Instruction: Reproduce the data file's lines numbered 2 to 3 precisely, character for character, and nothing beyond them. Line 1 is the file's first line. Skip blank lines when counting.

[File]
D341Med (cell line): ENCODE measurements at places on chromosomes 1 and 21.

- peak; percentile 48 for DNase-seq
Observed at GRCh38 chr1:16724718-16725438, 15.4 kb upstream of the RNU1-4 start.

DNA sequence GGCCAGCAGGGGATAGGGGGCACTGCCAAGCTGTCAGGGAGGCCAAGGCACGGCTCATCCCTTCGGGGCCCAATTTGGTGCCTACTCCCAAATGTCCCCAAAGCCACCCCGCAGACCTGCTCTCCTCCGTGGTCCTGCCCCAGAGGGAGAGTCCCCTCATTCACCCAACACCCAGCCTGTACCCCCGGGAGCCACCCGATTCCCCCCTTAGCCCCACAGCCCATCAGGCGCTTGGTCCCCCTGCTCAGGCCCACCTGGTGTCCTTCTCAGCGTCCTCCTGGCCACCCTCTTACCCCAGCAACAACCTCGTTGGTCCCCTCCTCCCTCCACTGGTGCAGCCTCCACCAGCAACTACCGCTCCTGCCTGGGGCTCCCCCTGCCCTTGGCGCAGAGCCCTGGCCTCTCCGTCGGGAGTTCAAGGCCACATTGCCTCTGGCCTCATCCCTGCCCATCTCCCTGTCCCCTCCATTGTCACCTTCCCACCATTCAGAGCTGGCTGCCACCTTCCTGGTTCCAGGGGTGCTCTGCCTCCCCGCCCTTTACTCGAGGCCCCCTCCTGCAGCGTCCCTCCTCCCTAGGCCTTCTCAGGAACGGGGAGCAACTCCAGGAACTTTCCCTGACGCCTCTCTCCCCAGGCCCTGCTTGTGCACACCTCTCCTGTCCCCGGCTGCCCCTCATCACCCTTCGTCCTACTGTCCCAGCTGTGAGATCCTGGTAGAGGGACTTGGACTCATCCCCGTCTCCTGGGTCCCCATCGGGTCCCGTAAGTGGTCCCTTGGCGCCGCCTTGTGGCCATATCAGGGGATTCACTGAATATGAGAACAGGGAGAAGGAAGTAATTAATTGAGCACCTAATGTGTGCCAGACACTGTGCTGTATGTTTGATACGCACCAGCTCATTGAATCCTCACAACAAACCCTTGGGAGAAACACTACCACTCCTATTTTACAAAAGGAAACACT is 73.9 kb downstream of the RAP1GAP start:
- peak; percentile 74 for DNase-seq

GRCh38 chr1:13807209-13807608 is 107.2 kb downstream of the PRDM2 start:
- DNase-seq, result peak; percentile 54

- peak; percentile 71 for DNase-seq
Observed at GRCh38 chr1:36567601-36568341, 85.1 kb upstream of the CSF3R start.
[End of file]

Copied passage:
- peak; percentile 48 for DNase-seq
Observed at GRCh38 chr1:16724718-16725438, 15.4 kb upstream of the RNU1-4 start.